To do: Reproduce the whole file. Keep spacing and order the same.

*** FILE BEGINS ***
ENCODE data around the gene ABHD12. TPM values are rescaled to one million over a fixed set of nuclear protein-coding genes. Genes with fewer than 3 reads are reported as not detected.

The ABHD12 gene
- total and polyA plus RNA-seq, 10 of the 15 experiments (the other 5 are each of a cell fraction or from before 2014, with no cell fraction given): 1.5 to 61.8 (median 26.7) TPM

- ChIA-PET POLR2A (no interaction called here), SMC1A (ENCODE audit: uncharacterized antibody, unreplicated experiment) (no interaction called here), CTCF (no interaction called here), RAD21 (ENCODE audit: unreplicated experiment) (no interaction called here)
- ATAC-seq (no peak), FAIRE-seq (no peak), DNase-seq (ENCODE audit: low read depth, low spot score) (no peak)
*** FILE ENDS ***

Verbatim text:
ENCODE data around the gene ABHD12. TPM values are rescaled to one million over a fixed set of nuclear protein-coding genes. Genes with fewer than 3 reads are reported as not detected.

The ABHD12 gene
- total and polyA plus RNA-seq, 10 of the 15 experiments (the other 5 are each of a cell fraction or from before 2014, with no cell fraction given): 1.5 to 61.8 (median 26.7) TPM

- ChIA-PET POLR2A (no interaction called here), SMC1A (ENCODE audit: uncharacterized antibody, unreplicated experiment) (no interaction called here), CTCF (no interaction called here), RAD21 (ENCODE audit: unreplicated experiment) (no interaction called here)
- ATAC-seq (no peak), FAIRE-seq (no peak), DNase-seq (ENCODE audit: low read depth, low spot score) (no peak)